For example, PCI DSS guidelines require that PCI be separated from non-PCI systems. In the guidance methods to “provide reasonable assurance that the out-of-scope system cannot be used to compromise an in-scope system component” are listed. These include firewalls, physical access controls, authentication, active monitoring and the restriction of administrative access, all of which we know do not run in the same way in cloud native environments.

Therefore, to meet these requirements in a multi-tenant Kubernetes cluster, we need to approach it differently. This requires separating registries and pipelines, dividing resources across the separated entities and approving administrators via K8s namespaces. Proper labelling and tagging must then happen in inside these namespaces to further enforce segregation. Controlling access to the firewall policies used by the security tool to prevent violations of the desired segmentation would then require Role-Based Access Control (RBAC).

This is one example of how to approach the compliance problem. Generally, so long as steps like these are taken to show proof that controls are in place, auditors will be satisfied. Regulators should soon catch up and implement cloud native specific compliance guidance, but in the meantime, it is necessary to implement appropriate cloud native security controls.

Who is ultimately responsible for security in the cloud? It’s not the cloud provider if that’s what you were thinking.

In fact, while the cloud provider might offer default security configurations, it is not responsible for checking or enhancing the security of its customers’ accounts and services and have almost no involvement with the applications customers deploy. Misunderstanding the split of roles and responsibilities with cloud providers can lead to a false sense of security. Indeed, Gartner states, in its report on ‘How to Respond to the 2020 Threat Landscape’ that, “Through 2023, at least 99 per cent of cloud security failures will be the customer’s fault.”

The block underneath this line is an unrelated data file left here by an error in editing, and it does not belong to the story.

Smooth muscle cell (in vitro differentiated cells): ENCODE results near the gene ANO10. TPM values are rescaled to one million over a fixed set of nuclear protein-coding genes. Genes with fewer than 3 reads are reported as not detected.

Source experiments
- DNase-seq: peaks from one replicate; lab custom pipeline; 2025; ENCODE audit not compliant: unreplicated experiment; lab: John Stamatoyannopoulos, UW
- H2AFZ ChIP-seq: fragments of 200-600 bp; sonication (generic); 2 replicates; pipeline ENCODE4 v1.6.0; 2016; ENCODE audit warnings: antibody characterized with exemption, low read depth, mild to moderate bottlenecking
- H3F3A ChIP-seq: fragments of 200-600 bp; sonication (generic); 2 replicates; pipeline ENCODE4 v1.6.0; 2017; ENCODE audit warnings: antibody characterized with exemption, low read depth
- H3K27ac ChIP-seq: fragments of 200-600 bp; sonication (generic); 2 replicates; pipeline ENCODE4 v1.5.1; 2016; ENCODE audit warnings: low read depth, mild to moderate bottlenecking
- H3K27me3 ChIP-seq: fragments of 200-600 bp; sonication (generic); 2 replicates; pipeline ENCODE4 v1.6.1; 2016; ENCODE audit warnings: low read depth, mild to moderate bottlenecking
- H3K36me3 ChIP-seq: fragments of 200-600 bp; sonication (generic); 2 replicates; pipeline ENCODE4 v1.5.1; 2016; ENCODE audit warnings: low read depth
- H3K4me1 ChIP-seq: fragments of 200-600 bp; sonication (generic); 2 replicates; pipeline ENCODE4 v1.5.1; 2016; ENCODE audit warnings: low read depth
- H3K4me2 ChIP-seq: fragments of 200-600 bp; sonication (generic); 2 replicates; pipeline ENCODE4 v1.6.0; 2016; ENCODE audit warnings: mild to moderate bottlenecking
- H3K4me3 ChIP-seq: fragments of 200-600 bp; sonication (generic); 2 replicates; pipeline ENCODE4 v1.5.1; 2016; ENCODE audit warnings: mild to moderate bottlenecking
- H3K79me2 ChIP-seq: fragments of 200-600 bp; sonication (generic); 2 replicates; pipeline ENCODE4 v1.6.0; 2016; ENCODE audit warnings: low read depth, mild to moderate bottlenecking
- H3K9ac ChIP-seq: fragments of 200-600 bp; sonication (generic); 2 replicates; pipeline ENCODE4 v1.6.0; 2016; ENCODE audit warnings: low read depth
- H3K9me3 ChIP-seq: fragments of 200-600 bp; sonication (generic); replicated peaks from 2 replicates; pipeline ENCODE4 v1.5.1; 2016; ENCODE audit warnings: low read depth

Ultimately, the customer is responsible for properly configuring cloud services and for understanding the true extent of the shared model of responsibility with cloud providers.

The main lesson here is to take a step back and properly plan how to implement cloud native security capabilities before, and also as an integral part of beginning or developing along your cloud native journey. Taking cloud native security into account too late will leave teams at the risk of becoming easy prey to dangerous misconceptions.

Related News

  • Interviews

    Year of remote work

    by Mark Rowe

    Nathan Howe, Director and Head of Transformation Strategy EMEA at internet access and cloud firewall company Zscaler, calls for network segmentation in…

  • Interviews

    Tips for domain champions

    by Mark Rowe

    You need a domain champion, says Glenn Hayward, CEO at Com Laude, a corporate domain management company. There’s no question that web…


Subscribe to our weekly newsletter to stay on top of security news and events.

© 2024 Professional Security Magazine. All rights reserved.

Website by MSEC Marketing